Courtsey of the Institute of Mental Health

10,000 signatures needed, a selfie post card campaign and a one day conference…… Josephine NwaAmaka Bardi responds to the question, why mental health in higher education?

‘The challenge facing individuals with experiences of mental ill-health is to retain, or rebuild, a meaningful and valued life and like everyone else, to grow and develop within and beyond the limits imposed by their cognitive and emotional difficulties’[1] .

My passion to Raise Awareness of Mental Health in Higher Education began from my interaction with students who had experiences of mental ill-health. It broke my heart to watch, listen and hear them cry. They cried and I cried because there was very little that I could do at the time. Following this experience I was motivated to write a blog piece discussing the importance of mental health awareness in higher education.

Soon after, I started the Raising Awareness of Mental Health in Higher Education campaign, after receiving a successful ESRC PGR grant to host an event. Nothing was more important than to host an event on mental health in higher education. An event that will bring a diverse group of people together to dialogue on the issue of mental health in higher education. Therefore, the Raising Awareness of Mental Health in Higher Education (RAMHHE) conference will be on the 10th October 2016 at the University of Nottingham. The conference is open to staff and student at the University of Nottingham, Warwick and Birmingham. It is also open to service providers and speakers from all over the UK.

The objective of the RAMHHE conference is to promote an anti-stigma and inclusive day, where people can express their views and perceptions of mental health and recovery through collective dialogue. In order to meet this objective, RAMHHE aims to provide a social learning space. ‘Recovery is about building a meaningful and satisfying life, as defined by the person themselves, whether or not there are ongoing or recurring symptoms or problems’[2]..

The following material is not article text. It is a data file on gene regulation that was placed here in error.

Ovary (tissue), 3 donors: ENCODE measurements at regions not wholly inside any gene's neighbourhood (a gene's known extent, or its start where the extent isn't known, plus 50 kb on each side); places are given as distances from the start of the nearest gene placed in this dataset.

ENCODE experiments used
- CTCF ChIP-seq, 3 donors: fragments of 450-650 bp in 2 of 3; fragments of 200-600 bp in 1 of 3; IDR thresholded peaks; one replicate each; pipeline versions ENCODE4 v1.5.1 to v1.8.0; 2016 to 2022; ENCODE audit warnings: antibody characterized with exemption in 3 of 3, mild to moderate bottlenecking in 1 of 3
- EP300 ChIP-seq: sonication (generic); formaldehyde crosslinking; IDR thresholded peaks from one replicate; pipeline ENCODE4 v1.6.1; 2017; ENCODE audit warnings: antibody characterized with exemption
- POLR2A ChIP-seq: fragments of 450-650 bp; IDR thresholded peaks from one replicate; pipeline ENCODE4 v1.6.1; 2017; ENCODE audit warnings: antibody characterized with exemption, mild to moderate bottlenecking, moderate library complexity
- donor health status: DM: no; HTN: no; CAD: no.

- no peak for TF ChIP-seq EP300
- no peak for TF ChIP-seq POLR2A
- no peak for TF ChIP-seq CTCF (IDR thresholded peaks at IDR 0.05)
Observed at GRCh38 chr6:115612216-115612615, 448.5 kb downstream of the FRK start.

‘Recovery is not about ‘getting rid’ of problems, it is about seeing the individual beyond their mental ill-health experiences, their abilities, possibilities, interests and dreams’[1].

There will be inspirational and motivational speakers with lived experiences of mental ill-health and recovery, mental health service providers with information on mental health and wellbeing and mental health practitioners to answer any questions that attendees may have. Information from the conference will provide an interdisciplinary insight into how to raise awareness of mental health in higher education.

I have also developed the RAMHHE16 selfie post card, so that people can handwrite or print, snap and tweet to #RAMHHE16.

I believe in the power of many, so in addition to the conference and RAMHHE selfie post card campaign, a petition had been submitted and we require 10,000 signatures before the government will respond to the call to debate the issue of mental ill-health in higher education.

Thank you to all of the people who have shown tremendous support by signing the petition and tweeting their selfie post cards to #RAMHHE16. It is my hope that with the combination of the three campaign strategies and other supporting efforts, we will collectively make enough noise to sensitise the government about the prevalence and incidence of mental ill-health in higher education.

 Josephine NwaAmaka Bardi is a Registered Mental Health Nurse, and an Economic and Social Research Council PhD student on the mental health and wellbeing pathway.  Contact: This email address is being protected from spambots. You need JavaScript enabled to view it.


[1]  Repper, J. and Carter, T. (2011) ‘A review of the literature on peer support in mental health services’, Journal of Mental Health, 20(4), pp. 392-411.

[2] Shepherd, G., Boardman, J. and Slade, M. (2008) Making recovery a reality. Citeseer.


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